When tax season rolls around in April, you may be forced to assess your financial situation. Cutting expenses, saving money on medical costs and becoming knowledgeable about discounts and tax credits are critical elements of your annual budget. Saving money isn’t easy, and it can be even more challenging when you are dealing with a serious injury.
- Your doctor may be able to prescribe a less expensive drug or help you enroll in a pharmaceutical assistance program. For information on Medicare, visit www.medicare.gov.
- Ask your doctor to write prescriptions for items you need (such as a lift, brace, or special bed). Your insurance is more likely to pay for them.
- Find a doctor you like and stay with him/her. Changing doctors often wastes time and money.
- Get a second opinion if you are unsure about a medical procedure. The second opinion may cost extra, but it may help you avoid the procedure.
- Ask your housing authority or your hospital social worker about rent-rebate or Section 8 programs that offer income-based rent.
- Ask your telephone, gas and electric companies about programs for people with disabilities or for seniors.
- If you work but do not make much money, you may be eligible for the Earned Income Tax Credit. This credit will reduce your taxes and may entitle you to a refund.
- Keep all medical bills and receipts and present them to your income tax preparer.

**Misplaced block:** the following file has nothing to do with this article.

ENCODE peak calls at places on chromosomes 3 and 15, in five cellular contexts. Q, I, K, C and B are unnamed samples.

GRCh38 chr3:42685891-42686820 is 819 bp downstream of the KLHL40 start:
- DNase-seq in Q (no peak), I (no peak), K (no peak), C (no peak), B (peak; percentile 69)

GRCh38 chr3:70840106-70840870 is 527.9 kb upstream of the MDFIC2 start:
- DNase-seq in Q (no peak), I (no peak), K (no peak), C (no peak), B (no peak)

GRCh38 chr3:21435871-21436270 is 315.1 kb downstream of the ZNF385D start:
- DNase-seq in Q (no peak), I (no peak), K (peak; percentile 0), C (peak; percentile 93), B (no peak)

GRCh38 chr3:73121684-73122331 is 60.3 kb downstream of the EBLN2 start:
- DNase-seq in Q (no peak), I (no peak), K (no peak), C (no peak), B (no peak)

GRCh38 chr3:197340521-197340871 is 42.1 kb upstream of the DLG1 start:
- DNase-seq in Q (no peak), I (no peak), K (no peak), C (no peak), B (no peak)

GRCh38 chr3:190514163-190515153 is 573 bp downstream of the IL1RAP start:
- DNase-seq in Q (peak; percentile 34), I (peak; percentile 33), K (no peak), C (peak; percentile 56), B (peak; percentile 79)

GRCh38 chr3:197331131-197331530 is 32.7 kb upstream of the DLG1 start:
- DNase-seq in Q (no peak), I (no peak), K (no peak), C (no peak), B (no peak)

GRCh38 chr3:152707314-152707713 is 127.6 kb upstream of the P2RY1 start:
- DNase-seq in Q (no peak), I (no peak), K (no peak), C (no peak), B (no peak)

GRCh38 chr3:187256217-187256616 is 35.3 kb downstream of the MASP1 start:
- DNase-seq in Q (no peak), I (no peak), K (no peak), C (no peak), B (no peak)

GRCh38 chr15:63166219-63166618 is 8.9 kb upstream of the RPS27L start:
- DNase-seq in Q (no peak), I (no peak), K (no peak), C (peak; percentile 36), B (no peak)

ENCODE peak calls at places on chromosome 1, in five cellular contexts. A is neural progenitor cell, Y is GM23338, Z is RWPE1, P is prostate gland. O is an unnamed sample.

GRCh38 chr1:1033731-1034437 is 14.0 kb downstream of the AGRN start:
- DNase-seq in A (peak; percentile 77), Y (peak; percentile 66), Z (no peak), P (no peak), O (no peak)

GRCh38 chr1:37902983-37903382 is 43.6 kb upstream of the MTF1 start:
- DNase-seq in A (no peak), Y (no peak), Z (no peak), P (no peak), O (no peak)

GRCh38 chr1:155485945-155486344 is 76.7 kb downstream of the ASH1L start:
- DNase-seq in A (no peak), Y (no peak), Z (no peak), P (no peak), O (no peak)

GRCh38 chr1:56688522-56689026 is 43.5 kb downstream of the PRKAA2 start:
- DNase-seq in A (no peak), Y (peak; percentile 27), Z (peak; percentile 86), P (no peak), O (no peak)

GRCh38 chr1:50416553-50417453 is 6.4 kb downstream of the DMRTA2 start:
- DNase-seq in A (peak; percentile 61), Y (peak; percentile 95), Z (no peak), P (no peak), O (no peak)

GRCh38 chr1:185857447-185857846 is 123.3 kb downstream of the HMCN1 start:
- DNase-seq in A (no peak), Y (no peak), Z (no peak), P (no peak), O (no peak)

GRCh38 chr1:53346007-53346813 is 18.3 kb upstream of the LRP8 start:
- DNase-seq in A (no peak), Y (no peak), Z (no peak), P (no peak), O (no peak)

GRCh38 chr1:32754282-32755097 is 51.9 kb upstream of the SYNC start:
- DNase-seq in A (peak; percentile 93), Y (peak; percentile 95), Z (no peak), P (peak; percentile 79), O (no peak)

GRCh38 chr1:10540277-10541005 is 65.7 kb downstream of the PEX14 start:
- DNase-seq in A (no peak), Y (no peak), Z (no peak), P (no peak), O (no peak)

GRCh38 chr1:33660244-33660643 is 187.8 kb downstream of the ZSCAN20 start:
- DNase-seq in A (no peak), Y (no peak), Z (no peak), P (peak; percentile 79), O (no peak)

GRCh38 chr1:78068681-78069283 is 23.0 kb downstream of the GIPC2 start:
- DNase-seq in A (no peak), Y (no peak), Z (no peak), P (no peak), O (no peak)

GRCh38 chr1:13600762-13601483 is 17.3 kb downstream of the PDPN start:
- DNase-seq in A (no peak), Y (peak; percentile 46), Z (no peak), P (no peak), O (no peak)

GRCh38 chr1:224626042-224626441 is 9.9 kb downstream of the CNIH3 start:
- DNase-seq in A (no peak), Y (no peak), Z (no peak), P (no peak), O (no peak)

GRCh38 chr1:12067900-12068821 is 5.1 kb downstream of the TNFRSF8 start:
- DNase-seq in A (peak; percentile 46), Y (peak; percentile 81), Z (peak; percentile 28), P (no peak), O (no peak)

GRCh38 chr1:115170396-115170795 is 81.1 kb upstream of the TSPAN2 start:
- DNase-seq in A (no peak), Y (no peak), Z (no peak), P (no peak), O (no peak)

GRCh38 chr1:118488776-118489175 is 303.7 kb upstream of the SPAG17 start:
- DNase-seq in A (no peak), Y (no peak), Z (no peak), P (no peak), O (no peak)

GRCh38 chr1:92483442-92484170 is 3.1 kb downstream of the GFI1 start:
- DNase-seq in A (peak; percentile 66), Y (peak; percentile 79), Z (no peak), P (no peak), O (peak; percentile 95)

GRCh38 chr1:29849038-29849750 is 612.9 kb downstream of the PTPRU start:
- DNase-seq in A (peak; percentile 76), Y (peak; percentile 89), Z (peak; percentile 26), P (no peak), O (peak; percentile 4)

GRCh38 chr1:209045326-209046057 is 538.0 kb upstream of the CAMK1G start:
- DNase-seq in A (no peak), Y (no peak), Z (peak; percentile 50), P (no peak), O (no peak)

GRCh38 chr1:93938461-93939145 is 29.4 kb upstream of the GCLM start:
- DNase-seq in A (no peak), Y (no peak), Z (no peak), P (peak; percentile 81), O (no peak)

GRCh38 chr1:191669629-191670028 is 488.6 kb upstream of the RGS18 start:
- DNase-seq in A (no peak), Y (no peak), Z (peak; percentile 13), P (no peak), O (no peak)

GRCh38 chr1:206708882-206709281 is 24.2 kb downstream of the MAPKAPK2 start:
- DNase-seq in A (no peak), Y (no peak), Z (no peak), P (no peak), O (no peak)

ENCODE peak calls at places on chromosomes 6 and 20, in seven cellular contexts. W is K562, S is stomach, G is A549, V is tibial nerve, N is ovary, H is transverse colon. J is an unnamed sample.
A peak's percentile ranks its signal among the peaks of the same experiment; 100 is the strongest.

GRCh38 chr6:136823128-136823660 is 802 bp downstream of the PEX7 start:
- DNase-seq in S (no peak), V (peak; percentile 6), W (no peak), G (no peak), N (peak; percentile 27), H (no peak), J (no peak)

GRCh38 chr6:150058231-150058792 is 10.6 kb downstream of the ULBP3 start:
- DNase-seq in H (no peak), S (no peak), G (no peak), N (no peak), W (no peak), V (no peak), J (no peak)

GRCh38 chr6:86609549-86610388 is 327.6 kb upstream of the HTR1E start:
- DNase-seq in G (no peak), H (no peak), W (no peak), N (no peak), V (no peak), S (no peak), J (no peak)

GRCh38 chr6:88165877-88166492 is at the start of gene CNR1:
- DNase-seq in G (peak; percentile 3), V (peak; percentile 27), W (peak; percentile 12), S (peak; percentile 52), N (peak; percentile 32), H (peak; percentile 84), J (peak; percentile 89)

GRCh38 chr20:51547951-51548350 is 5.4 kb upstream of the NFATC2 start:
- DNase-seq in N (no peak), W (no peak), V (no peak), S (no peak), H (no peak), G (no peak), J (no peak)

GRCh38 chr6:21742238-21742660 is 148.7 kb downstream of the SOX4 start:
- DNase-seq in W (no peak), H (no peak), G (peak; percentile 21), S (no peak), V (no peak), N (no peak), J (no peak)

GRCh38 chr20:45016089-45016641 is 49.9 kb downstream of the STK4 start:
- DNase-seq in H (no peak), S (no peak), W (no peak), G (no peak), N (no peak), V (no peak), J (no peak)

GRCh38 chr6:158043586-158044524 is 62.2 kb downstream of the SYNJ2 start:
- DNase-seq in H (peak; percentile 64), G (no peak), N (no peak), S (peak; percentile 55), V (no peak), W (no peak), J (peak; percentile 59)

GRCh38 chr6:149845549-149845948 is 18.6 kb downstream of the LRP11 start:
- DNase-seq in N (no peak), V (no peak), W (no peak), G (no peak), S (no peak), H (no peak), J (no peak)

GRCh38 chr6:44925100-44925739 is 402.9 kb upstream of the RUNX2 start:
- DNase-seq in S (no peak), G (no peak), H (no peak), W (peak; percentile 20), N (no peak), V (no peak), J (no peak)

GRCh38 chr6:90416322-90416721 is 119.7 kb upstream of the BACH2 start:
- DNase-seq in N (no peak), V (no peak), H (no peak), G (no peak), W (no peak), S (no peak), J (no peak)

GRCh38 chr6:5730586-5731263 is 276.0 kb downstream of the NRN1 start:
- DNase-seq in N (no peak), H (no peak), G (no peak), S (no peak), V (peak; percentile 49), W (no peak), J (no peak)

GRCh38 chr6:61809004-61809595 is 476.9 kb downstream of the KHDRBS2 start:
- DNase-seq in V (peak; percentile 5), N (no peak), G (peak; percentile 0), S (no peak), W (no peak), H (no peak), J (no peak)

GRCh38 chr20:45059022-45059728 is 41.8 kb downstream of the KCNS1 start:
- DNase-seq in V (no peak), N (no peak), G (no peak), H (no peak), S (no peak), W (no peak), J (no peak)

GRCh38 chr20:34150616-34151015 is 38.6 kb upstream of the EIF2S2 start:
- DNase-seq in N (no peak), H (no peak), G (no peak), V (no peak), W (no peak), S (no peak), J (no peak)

- Call the local senior center or the IRS to ask about free tax preparation.
- Call the businesses you owe money to before you miss a payment and ask for smaller payments or more time to pay. Many creditors will work with you.
- Nonprofit debt-counseling services can help you set up a repayment plan. For more information on the National Foundation for Credit Counseling, visit www.nfcc.org / (800) 388-2227.
- Pay off credit cards with the highest interest rates first. If you cannot pay off the whole amount, at least pay more than the minimum every month.
- Keep only one credit card for emergencies, preferably the one with the lowest interest rate and no annual fee.
- Consider bankruptcy only as a last resort. If you find yourself in this situation, call a lawyer or legal aid clinic before making any decisions.
- Pay basic expenses, such as rent, gas, electric and phone bills, on time.
- Do not ignore payments. If you can’t pay on time, call the creditor and explain the problem.
- Do not bounce checks. Record check number and amounts for each purchase.
- Save a certain amount of money from each paycheck or payment you receive.
- Participate in a retirement plan. Employers will often match all or part of the money you save.
- If your company does not have a retirement plan, you can set up your own Individual Retirement Plan (IRA) and put money into it each year.
- Understand how saving money may affect your monthly disability benefits. Details about the “Plan for Achieving Self-Support” (PASS) are available through the Social Security Administration, (800) 772-1213 / www.ssa.gov.
Making positive financial decisions will help you feel more independent and in control of your life.
Information courtesy of On The Move: A Financial Guide for People with Spinal Cord Injury, the National Endowment for Financial Education, Paralyzed Veterans of America and the National Spinal Cord Injury Association.